10 Travel Tips All Canadians Should Know Before Boarding A Plane This Summer

As airports across the country experience delays, here's how to prepare for travel.

​A person holds a Canadian passport at an airport. Right: A terminal at Toronto Pearson International Airport.

A person holds a Canadian passport at an airport. Right: A terminal at Toronto Pearson International Airport.

If you have a trip coming up or you're thinking of catching a flight out of one of Canada's airports, there are certain things you should keep in mind before heading out.

Airports across the country are currently experiencing major delays amid an extremely busy travel season, with many passengers reporting long wait times, missing luggage and last-minute flight cancellations.

Luckily, CAA South Central Ontario has put together a list of tips travellers should know before attempting to navigate the travel industry.

"Those who are considering booking a trip should make sure they understand the scope of what travel looks like at the moment," said Nadia Matos, manager of external communications at CAA SCO. "The checklist for planning a trip has changed and we want to help people navigate this new environment."

CAA released 10 tips that Canadians should keep in mind before they get going.

Expect schedule changes

CAA says to be aware that there may be schedule changes for flights. The association recommends subscribing to an airline's text message service so that you're notified of any updates and leaving more room between connecting flights, if possible.

"A travel agent is also a valuable resource if this happens," it says.

Consider opting for a carry-on instead of checking bags

With many travellers reporting lost luggage, you may want to consider using a carry-on rather than checking luggage on your flight. If you're using a carry-on, you'll want to make sure it meets the size requirement for that flight.

"When using a carryon to travel, you still need to follow the 3-1-1 rule: three ounces of liquid, gel, aerosol, cream or paste that fit in one quart-sized resealable bag," says CAA.

If you do choose to check luggage, CAA recommends making sure that you pack important items like hygiene products, medication and a change of clothes in your carry-on.

Expect longer wait times

Amid the long lines and delays experienced lately, airlines and airports have been asking travellers to arrive earlier for flights than they would have previously.

"The old standby of being at the airport one hour before takeoff for domestic flights and two hours before international flights no longer apply," says CAA.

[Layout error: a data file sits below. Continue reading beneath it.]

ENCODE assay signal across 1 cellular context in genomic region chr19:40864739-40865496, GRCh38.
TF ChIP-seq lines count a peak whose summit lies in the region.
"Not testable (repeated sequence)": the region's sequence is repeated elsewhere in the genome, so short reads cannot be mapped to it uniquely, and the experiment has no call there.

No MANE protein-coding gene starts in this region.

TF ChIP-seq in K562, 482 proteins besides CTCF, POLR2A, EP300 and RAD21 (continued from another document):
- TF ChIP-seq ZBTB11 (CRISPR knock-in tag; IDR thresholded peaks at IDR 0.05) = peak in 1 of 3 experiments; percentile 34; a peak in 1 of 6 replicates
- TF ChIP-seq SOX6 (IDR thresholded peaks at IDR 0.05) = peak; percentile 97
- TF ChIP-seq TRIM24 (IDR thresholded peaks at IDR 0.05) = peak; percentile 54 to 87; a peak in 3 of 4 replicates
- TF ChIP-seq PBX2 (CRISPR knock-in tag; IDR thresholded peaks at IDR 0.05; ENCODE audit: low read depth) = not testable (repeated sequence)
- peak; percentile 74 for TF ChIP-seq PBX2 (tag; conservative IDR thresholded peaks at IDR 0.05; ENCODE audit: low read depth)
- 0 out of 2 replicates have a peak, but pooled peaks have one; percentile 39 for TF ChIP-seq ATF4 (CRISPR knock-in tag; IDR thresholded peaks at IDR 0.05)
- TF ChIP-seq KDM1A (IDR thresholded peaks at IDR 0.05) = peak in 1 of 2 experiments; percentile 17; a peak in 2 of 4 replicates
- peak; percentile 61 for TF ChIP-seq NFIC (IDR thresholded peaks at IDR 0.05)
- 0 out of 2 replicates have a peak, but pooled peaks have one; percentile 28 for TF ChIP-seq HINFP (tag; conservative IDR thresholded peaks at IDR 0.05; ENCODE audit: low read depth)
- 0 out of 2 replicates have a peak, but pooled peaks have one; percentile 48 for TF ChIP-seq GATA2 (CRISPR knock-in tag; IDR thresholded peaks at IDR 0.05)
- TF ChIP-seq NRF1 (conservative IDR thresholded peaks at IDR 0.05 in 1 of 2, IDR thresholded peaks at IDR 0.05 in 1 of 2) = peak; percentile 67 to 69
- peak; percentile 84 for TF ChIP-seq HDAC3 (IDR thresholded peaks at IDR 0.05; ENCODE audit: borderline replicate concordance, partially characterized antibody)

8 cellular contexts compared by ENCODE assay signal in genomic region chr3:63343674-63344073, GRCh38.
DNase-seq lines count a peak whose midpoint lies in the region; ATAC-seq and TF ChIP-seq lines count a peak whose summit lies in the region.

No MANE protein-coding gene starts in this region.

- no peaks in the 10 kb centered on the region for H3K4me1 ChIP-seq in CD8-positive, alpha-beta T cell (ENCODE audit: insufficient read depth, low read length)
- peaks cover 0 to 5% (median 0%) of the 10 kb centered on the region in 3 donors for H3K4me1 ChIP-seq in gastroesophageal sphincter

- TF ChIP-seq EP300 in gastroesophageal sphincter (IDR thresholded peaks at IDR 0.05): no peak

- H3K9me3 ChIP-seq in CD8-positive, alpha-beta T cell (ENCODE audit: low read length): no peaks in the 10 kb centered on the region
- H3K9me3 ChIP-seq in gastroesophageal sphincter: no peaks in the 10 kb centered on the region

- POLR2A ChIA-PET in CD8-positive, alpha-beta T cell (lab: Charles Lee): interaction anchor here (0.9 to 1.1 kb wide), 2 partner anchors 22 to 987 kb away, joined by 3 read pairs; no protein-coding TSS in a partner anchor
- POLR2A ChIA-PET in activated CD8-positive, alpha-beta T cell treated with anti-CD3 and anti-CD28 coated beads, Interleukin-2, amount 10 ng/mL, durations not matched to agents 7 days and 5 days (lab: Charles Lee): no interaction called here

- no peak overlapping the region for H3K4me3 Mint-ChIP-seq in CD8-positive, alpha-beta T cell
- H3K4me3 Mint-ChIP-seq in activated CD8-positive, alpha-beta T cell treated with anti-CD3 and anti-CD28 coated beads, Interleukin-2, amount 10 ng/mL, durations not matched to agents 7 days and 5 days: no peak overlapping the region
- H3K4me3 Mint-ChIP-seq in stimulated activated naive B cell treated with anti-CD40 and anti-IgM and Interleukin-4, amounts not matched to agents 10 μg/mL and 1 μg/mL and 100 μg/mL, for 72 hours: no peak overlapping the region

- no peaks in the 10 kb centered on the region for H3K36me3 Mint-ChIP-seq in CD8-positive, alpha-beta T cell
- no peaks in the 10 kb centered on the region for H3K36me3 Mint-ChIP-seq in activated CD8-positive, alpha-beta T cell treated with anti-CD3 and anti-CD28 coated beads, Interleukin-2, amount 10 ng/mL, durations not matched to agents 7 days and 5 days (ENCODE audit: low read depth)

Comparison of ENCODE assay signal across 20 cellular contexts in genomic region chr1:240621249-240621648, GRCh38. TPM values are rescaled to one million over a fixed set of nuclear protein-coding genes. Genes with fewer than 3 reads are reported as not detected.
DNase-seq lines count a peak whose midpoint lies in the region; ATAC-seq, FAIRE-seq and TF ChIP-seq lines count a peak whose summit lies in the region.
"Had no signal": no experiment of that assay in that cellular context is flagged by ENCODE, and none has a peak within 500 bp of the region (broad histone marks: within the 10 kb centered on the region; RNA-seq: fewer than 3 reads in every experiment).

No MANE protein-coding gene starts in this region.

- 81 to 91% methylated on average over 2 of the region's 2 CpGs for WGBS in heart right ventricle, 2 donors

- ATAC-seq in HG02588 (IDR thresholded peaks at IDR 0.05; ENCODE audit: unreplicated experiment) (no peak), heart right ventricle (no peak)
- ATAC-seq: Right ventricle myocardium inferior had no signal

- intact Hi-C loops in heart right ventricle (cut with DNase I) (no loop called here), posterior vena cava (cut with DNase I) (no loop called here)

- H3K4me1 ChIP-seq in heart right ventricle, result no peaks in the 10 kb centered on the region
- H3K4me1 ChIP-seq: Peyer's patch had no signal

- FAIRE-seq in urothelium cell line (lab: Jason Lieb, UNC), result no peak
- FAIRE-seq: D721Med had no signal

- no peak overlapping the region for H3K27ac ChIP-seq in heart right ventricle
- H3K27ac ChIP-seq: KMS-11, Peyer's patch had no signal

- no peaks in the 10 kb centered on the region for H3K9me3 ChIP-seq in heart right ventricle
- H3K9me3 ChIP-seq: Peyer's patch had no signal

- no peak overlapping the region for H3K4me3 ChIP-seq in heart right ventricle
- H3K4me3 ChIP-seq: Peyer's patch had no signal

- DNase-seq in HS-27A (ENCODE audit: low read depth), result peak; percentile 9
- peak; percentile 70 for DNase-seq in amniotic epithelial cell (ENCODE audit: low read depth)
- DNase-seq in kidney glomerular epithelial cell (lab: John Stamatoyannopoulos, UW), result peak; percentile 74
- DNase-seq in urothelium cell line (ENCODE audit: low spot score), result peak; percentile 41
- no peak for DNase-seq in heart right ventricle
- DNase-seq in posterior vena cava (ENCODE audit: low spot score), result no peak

Instead, passengers are advised to be at the airport at least three hours before international flights and at least two hours before domestic flights.

Have travel documents ready before you book

Passport delays have plagued Canadians throughout the spring and summer, and the federal government has said it is introducing measures to help clear the backlog.

With this in mind, you'll want to make sure you have enough time to renew your passport before your trip, if needed.

"Your passport should still be valid six months after your travel date, as this is required in several countries," CAA says. "Each destination has varying documentation requirements, so make sure you fully understand what information you need to have ready and in what format."

Buy travel insurance (and make sure you understand it)

It's important to remember the world is still dealing with COVID-19, which could affect things like what your travel insurance actually covers.

"Make sure you have $5 million in coverage for emergency medical situations and that illness related to COVID-19 is included," says CAA. "Understand your entitlements for situations like denied boarding in the event of a positive test, trip cancellation or delays, what luggage is covered and what isn't."

Book car rentals well in advance

High travel demand in addition to an ongoing car shortage means it may be difficult to get a rental car. CAA recommends booking a rental "months in advance," and says to utilize the help of a travel agent.

Remember COVID-19 is still a thing

With the return of international travel and tons of experiences and business reopened, it can be easy to forget that COVID-19 should still be a "major consideration" when travelling.

CAA says it's important to "understand the ongoing uncertainty associated with international travel, whether that be related to the continued community transmission of COVID-19, or state of health care systems in destinations hit hard by the pandemic."

Be sure to also remember to use ArriveCAN to submit your information within 72 hours before your arrival in Canada.

Stay connected

"It is important to have access to trusted, up-to-date information while travelling so you can monitor changing conditions and requirements and adapt accordingly," CAA says.

It recommends bookmarking the Global Affairs Canada website before you depart and checking it regularly.

Understand cancellation and change flexibility

Many airlines and hotels have improved their flexibility when it comes to changes or cancellations in light of the pandemic.

That being said, CAA advises that you "make sure you understand any key dates related to cancellation and changes and whether you are entitled to a refund or a future travel voucher or credit at the time of booking."

Be patient and kind

Airports and airlines alike are experiencing staffing shortages that are contributing to the delays and leaving employees overworked. Remember to be kind and patient while on your trip.

"Keep in mind that the staff at the airports are there to help you, and that things may take longer than usual."

Katherine Caspersz
Katherine Caspersz is a Creator for Narcity Media focused on evergreen travel and things to do, and is based in the Greater Toronto Area in Ontario.